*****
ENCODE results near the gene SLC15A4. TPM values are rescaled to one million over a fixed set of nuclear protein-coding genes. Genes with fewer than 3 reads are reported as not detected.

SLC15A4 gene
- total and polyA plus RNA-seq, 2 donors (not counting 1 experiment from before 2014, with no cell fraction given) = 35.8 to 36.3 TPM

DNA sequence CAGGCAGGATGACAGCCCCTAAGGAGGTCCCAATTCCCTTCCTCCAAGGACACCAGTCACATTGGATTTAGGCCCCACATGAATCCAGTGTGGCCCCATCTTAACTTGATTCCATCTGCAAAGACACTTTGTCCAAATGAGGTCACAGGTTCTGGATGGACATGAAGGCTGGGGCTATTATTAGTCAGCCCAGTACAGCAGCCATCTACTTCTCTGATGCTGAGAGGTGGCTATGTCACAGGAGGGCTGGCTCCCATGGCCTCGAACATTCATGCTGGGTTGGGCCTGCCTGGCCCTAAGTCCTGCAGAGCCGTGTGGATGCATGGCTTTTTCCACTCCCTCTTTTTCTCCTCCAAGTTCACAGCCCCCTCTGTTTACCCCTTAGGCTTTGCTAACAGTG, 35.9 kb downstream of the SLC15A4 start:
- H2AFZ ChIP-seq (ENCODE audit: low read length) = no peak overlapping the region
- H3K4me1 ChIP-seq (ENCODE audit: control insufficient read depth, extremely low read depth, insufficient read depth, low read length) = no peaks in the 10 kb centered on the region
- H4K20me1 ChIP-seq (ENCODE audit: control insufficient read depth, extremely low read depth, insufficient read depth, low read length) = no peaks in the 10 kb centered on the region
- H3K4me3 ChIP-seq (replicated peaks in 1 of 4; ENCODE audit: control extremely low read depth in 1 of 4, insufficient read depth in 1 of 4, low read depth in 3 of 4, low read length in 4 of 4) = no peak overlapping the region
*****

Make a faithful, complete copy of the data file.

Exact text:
ENCODE results near the gene SLC15A4. TPM values are rescaled to one million over a fixed set of nuclear protein-coding genes. Genes with fewer than 3 reads are reported as not detected.

SLC15A4 gene
- total and polyA plus RNA-seq, 2 donors (not counting 1 experiment from before 2014, with no cell fraction given) = 35.8 to 36.3 TPM

DNA sequence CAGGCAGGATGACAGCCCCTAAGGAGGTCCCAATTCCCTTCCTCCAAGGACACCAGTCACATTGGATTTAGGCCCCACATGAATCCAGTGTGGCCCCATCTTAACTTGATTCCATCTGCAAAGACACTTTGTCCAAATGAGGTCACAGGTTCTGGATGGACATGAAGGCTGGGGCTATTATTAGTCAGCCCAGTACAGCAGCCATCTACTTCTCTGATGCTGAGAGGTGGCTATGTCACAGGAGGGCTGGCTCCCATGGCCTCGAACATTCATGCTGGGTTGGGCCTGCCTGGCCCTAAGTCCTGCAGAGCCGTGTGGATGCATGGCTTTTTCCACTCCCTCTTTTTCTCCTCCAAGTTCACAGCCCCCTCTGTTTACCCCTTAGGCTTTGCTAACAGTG, 35.9 kb downstream of the SLC15A4 start:
- H2AFZ ChIP-seq (ENCODE audit: low read length) = no peak overlapping the region
- H3K4me1 ChIP-seq (ENCODE audit: control insufficient read depth, extremely low read depth, insufficient read depth, low read length) = no peaks in the 10 kb centered on the region
- H4K20me1 ChIP-seq (ENCODE audit: control insufficient read depth, extremely low read depth, insufficient read depth, low read length) = no peaks in the 10 kb centered on the region
- H3K4me3 ChIP-seq (replicated peaks in 1 of 4; ENCODE audit: control extremely low read depth in 1 of 4, insufficient read depth in 1 of 4, low read depth in 3 of 4, low read length in 4 of 4) = no peak overlapping the region